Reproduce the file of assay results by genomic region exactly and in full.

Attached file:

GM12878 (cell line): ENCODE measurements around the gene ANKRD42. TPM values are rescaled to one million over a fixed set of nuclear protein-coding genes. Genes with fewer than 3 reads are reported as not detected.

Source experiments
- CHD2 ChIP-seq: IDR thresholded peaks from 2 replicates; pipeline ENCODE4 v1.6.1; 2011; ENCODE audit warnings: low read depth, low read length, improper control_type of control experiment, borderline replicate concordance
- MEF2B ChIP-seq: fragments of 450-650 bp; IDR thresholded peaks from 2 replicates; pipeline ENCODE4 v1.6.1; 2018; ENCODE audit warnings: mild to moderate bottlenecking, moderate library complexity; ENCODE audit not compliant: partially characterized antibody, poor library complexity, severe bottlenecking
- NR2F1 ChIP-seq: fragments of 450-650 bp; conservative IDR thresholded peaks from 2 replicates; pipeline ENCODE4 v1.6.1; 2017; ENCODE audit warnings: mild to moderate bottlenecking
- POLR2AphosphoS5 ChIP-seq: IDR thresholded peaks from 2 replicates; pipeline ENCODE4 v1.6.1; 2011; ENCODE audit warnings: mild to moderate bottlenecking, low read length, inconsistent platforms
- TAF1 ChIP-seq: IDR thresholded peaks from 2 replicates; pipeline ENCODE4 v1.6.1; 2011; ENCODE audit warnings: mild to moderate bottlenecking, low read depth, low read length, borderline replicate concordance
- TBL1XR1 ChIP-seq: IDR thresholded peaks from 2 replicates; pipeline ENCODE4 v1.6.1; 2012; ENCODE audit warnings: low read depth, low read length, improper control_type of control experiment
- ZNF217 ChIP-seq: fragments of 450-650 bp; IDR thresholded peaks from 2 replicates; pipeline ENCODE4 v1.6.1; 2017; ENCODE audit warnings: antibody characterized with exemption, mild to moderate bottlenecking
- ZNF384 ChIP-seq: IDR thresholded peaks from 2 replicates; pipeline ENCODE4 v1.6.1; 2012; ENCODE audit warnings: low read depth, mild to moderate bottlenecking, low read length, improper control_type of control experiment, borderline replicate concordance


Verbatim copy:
GM12878 (cell line): ENCODE measurements around the gene ANKRD42. TPM values are rescaled to one million over a fixed set of nuclear protein-coding genes. Genes with fewer than 3 reads are reported as not detected.

Source experiments
- CHD2 ChIP-seq: IDR thresholded peaks from 2 replicates; pipeline ENCODE4 v1.6.1; 2011; ENCODE audit warnings: low read depth, low read length, improper control_type of control experiment, borderline replicate concordance
- MEF2B ChIP-seq: fragments of 450-650 bp; IDR thresholded peaks from 2 replicates; pipeline ENCODE4 v1.6.1; 2018; ENCODE audit warnings: mild to moderate bottlenecking, moderate library complexity; ENCODE audit not compliant: partially characterized antibody, poor library complexity, severe bottlenecking
- NR2F1 ChIP-seq: fragments of 450-650 bp; conservative IDR thresholded peaks from 2 replicates; pipeline ENCODE4 v1.6.1; 2017; ENCODE audit warnings: mild to moderate bottlenecking
- POLR2AphosphoS5 ChIP-seq: IDR thresholded peaks from 2 replicates; pipeline ENCODE4 v1.6.1; 2011; ENCODE audit warnings: mild to moderate bottlenecking, low read length, inconsistent platforms
- TAF1 ChIP-seq: IDR thresholded peaks from 2 replicates; pipeline ENCODE4 v1.6.1; 2011; ENCODE audit warnings: mild to moderate bottlenecking, low read depth, low read length, borderline replicate concordance
- TBL1XR1 ChIP-seq: IDR thresholded peaks from 2 replicates; pipeline ENCODE4 v1.6.1; 2012; ENCODE audit warnings: low read depth, low read length, improper control_type of control experiment
- ZNF217 ChIP-seq: fragments of 450-650 bp; IDR thresholded peaks from 2 replicates; pipeline ENCODE4 v1.6.1; 2017; ENCODE audit warnings: antibody characterized with exemption, mild to moderate bottlenecking
- ZNF384 ChIP-seq: IDR thresholded peaks from 2 replicates; pipeline ENCODE4 v1.6.1; 2012; ENCODE audit warnings: low read depth, mild to moderate bottlenecking, low read length, improper control_type of control experiment, borderline replicate concordance